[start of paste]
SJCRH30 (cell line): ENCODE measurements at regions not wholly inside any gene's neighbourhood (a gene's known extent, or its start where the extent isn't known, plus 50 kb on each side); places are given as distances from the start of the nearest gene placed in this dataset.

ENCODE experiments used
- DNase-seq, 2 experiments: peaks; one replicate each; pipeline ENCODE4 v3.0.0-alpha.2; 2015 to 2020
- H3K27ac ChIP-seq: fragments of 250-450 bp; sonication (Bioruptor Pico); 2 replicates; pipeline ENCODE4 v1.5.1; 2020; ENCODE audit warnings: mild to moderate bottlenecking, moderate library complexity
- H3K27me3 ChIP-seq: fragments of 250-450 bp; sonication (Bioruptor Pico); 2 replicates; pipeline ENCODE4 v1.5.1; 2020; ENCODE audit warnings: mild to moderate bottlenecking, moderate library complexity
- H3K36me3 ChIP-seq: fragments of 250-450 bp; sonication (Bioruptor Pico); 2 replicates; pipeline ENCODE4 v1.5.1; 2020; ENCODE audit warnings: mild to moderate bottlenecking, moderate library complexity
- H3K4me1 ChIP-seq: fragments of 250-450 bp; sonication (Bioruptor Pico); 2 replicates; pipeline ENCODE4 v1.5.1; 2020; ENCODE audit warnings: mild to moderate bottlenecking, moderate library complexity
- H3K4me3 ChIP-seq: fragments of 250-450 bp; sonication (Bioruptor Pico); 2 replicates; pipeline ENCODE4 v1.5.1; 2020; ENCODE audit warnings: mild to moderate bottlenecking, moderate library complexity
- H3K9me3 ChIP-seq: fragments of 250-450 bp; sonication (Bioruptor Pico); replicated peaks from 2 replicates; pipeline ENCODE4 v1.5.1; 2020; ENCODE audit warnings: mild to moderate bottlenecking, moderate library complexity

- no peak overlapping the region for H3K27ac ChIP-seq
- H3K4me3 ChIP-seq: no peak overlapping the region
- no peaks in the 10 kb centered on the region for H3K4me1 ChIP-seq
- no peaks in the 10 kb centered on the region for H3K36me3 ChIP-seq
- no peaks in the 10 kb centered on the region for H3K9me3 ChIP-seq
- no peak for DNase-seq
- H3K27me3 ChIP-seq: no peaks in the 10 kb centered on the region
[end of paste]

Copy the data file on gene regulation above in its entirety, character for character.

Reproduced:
SJCRH30 (cell line): ENCODE measurements at regions not wholly inside any gene's neighbourhood (a gene's known extent, or its start where the extent isn't known, plus 50 kb on each side); places are given as distances from the start of the nearest gene placed in this dataset.

ENCODE experiments used
- DNase-seq, 2 experiments: peaks; one replicate each; pipeline ENCODE4 v3.0.0-alpha.2; 2015 to 2020
- H3K27ac ChIP-seq: fragments of 250-450 bp; sonication (Bioruptor Pico); 2 replicates; pipeline ENCODE4 v1.5.1; 2020; ENCODE audit warnings: mild to moderate bottlenecking, moderate library complexity
- H3K27me3 ChIP-seq: fragments of 250-450 bp; sonication (Bioruptor Pico); 2 replicates; pipeline ENCODE4 v1.5.1; 2020; ENCODE audit warnings: mild to moderate bottlenecking, moderate library complexity
- H3K36me3 ChIP-seq: fragments of 250-450 bp; sonication (Bioruptor Pico); 2 replicates; pipeline ENCODE4 v1.5.1; 2020; ENCODE audit warnings: mild to moderate bottlenecking, moderate library complexity
- H3K4me1 ChIP-seq: fragments of 250-450 bp; sonication (Bioruptor Pico); 2 replicates; pipeline ENCODE4 v1.5.1; 2020; ENCODE audit warnings: mild to moderate bottlenecking, moderate library complexity
- H3K4me3 ChIP-seq: fragments of 250-450 bp; sonication (Bioruptor Pico); 2 replicates; pipeline ENCODE4 v1.5.1; 2020; ENCODE audit warnings: mild to moderate bottlenecking, moderate library complexity
- H3K9me3 ChIP-seq: fragments of 250-450 bp; sonication (Bioruptor Pico); replicated peaks from 2 replicates; pipeline ENCODE4 v1.5.1; 2020; ENCODE audit warnings: mild to moderate bottlenecking, moderate library complexity

- no peak overlapping the region for H3K27ac ChIP-seq
- H3K4me3 ChIP-seq: no peak overlapping the region
- no peaks in the 10 kb centered on the region for H3K4me1 ChIP-seq
- no peaks in the 10 kb centered on the region for H3K36me3 ChIP-seq
- no peaks in the 10 kb centered on the region for H3K9me3 ChIP-seq
- no peak for DNase-seq
- H3K27me3 ChIP-seq: no peaks in the 10 kb centered on the region